Kanye West, Rihanna, N.E.R.D. and Lupe Fiasco Sunday, April 27 Pepsi Center
The mainstream press' habit of branding Kanye West a one-dimensional egotist tends to make his creative achievements seem like side effects of his neuroses, and that's a shame. His public statements overflow with so much self-love that he makes Narcissus seem like a chronic depressive by comparison, but the confidence with which he operates has contributed mightily to a body of work that compares favorably to that of any popular-music figure to emerge since the dawn of the latest millennium. Nevertheless, these aspects of his character cut both ways, as was apparent from his Glow in the Dark tour, also featuring Rihanna, N.E.R.D. and Lupe Fiasco, which stopped at the Pepsi Center on April 27. No other current performer could have come up with the bold concept behind his headlining slot or had the audacity to try and pull it off. However, his inability to share the spotlight or truly open himself up to the audience left his stint feeling like a fascinating miss rather than an unalloyed triumph.
First up was Westword profile and Q&A subject Fiasco, who faced the longest odds of anyone on the bill. Not only did he have to begin his set with about half the members of the late-arriving crowd nowhere near their seats, but he faced the typical opener's handicap of performing without notable props or accoutrements; his sole backdrop was a black curtain. Still, he didn't let these drawbacks phase him. Emerging behooded to a mock-Gregorian chant like a badass monk, he launched into a half-hour showcase that drew from Lupe Fiasco's Food & Liquor and Lupe Fiasco's The Cool, his two must-have albums, displaying a leonine grace and an impressive command of the stage. While he brought on rappers and singers such as Matthew Santos as needed to assist him on the likes of "Kick, Push," "Go Go Gadget Flow," "Little Weapon" and, of course, "Superstar," he remained in control throughout, moving his hands like a conductor whenever he wasn't spitting smart, passionate rhymes. The result, unexpectedly enough, was the evening's most consistently satisfying set.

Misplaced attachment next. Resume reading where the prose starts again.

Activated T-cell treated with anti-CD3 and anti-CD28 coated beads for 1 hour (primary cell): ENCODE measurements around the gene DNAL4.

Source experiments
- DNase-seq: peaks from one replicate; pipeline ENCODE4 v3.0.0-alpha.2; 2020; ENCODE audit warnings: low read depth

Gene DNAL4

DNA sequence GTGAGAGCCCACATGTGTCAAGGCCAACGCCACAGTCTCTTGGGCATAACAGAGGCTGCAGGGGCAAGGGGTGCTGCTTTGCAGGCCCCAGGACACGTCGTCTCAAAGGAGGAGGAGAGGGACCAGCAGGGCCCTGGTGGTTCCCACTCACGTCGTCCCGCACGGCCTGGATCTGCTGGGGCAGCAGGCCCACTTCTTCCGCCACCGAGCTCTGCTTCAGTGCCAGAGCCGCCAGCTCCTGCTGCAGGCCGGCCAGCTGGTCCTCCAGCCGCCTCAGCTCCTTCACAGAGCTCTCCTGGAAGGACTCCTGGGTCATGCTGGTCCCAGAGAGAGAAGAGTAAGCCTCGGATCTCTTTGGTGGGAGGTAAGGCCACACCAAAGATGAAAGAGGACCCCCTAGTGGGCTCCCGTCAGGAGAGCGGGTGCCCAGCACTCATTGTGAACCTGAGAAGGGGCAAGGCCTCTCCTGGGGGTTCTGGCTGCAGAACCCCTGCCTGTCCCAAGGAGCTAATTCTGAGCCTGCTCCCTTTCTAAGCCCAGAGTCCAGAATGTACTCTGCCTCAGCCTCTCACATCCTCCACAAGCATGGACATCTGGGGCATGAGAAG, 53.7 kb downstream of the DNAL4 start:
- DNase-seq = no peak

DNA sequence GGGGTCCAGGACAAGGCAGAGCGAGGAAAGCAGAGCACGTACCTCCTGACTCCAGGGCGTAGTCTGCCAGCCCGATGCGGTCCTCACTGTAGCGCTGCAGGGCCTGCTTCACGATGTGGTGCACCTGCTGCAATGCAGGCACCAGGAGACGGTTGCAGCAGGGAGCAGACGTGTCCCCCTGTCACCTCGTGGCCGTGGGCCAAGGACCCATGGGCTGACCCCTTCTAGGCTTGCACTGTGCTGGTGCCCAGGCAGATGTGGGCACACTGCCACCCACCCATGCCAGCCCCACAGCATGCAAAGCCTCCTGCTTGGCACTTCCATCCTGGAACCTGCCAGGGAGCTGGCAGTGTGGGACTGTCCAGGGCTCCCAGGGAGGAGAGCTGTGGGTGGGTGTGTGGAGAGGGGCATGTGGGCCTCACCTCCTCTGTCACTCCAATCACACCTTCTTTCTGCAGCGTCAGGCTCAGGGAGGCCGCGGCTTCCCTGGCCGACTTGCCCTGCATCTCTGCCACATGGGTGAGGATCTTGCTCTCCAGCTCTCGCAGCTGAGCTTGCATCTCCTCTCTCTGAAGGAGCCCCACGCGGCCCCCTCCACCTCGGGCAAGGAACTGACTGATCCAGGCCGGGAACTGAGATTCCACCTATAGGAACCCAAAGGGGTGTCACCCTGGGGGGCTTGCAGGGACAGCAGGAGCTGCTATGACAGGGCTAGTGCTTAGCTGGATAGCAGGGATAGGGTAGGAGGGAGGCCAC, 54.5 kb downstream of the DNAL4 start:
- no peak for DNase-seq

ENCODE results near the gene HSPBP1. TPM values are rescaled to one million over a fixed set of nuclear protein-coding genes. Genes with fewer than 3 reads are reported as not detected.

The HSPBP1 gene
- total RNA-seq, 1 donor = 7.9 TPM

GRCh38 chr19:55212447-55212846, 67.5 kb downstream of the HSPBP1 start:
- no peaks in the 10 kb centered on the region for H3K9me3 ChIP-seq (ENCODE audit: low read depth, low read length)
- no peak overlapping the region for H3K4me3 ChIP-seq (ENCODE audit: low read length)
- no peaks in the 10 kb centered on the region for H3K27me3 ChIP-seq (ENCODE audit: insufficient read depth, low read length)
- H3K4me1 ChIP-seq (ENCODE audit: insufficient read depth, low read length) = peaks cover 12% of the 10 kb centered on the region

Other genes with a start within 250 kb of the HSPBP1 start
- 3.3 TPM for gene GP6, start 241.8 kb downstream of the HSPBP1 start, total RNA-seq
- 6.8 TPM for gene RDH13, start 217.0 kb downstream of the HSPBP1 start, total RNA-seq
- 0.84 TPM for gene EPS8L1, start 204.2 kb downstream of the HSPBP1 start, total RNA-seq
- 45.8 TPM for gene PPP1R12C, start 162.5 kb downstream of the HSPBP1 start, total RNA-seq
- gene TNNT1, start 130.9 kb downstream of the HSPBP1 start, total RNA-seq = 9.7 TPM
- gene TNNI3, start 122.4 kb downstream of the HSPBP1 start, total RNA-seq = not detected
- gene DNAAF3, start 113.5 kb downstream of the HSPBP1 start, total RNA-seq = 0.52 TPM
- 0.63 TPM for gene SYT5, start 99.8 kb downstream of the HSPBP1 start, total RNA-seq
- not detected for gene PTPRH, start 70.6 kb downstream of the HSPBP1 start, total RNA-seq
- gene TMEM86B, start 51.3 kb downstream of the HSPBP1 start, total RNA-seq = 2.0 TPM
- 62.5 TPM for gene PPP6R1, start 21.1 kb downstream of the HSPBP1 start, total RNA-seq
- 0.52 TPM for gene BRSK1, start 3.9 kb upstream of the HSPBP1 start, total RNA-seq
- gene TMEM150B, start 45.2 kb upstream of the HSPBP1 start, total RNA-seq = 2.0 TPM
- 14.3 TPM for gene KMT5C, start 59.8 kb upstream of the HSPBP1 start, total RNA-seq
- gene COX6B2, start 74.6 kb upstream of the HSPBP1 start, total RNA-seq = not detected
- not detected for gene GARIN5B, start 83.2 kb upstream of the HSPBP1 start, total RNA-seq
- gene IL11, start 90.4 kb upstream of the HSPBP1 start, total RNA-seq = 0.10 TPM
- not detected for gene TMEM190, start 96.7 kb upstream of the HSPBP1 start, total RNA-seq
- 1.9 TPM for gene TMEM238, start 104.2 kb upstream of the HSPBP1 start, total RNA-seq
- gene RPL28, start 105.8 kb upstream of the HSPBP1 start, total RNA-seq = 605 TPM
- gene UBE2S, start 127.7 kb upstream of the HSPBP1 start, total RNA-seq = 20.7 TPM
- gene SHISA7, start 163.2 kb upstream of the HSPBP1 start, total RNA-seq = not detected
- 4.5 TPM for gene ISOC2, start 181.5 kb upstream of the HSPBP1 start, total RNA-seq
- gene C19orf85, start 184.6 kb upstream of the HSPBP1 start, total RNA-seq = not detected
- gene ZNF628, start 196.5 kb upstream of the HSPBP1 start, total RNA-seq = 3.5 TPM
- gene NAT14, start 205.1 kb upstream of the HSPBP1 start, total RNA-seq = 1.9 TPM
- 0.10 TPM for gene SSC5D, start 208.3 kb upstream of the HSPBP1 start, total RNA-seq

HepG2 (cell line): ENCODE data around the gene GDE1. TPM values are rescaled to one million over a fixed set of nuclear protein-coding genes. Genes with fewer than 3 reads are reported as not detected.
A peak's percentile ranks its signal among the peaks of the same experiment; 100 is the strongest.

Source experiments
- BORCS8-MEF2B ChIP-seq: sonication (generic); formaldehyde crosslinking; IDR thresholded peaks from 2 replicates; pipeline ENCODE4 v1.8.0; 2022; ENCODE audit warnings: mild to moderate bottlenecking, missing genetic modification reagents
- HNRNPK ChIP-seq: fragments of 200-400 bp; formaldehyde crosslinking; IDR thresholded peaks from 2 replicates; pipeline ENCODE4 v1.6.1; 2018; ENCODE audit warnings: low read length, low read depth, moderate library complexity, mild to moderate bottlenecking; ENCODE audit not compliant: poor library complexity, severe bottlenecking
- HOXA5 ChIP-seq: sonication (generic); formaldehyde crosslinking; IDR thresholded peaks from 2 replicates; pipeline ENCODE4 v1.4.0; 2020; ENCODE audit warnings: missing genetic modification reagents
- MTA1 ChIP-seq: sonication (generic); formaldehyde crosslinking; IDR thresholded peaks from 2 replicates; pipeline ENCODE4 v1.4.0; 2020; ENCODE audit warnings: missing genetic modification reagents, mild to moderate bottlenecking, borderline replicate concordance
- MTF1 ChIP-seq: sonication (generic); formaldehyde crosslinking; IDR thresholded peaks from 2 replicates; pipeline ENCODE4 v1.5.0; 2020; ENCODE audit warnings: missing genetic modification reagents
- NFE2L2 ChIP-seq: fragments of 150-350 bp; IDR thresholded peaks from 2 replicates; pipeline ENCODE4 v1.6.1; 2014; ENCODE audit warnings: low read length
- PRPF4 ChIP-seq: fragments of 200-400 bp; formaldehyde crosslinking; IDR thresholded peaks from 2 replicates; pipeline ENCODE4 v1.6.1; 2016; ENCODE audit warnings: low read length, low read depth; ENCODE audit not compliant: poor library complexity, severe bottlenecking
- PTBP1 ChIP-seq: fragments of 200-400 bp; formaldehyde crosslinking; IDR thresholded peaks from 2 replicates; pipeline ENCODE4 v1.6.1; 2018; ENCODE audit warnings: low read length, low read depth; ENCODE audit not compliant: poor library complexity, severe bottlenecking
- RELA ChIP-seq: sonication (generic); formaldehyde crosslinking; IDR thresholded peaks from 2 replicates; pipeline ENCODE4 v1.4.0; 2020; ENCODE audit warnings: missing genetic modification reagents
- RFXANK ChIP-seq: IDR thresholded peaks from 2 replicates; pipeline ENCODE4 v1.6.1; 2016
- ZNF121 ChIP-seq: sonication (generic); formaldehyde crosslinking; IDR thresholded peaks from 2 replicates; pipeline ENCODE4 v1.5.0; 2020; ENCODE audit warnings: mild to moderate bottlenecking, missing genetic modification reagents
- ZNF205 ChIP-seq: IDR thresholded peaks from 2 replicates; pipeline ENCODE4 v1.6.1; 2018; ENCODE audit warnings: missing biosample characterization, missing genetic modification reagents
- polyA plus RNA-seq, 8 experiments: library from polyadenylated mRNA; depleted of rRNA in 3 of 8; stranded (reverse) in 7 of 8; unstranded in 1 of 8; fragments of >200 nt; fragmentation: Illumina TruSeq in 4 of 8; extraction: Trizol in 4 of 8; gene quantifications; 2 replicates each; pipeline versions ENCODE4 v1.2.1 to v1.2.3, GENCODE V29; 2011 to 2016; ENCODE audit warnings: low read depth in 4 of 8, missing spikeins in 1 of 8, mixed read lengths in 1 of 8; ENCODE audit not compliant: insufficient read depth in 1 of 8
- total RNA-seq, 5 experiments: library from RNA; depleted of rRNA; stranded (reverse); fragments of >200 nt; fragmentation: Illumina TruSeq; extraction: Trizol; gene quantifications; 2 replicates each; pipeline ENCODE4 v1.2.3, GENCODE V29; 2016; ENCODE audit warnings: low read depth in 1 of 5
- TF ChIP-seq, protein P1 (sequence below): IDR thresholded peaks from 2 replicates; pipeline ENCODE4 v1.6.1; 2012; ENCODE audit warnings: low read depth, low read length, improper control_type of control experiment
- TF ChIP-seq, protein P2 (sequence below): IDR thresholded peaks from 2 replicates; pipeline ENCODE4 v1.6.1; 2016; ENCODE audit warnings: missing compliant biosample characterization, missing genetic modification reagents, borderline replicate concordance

N.E.R.D. frontman Pharrell Williams, who also recently got the Westword profile and Q&A treatment, had a tougher-than-anticipated act to follow, and he attempted to do so by marshalling the firepower of a full band: a pair of drummers, a guitarist, a bassist, and two keyboard players, including Chad Hugo, his partner in the Neptunes production squad. The group was originally conceived as a rock/hip-hop hybrid, and on this night, the approach manifested itself in massive power-funk riffs played at awesome volume. I'd forgotten to bring ear plugs to the show, and after the set, my daughter, Ellie, who accompanied me, was certain she'd lost hearing in her left ear -- a prospect that freaked her out so much that we promptly headed to the merchadise table and bought new ones. They cost $2 a pair, but that was a small price to pay, since this nickel's worth of foam was all that stood between us and deafness on a level the elderly Beethoven knew all too well.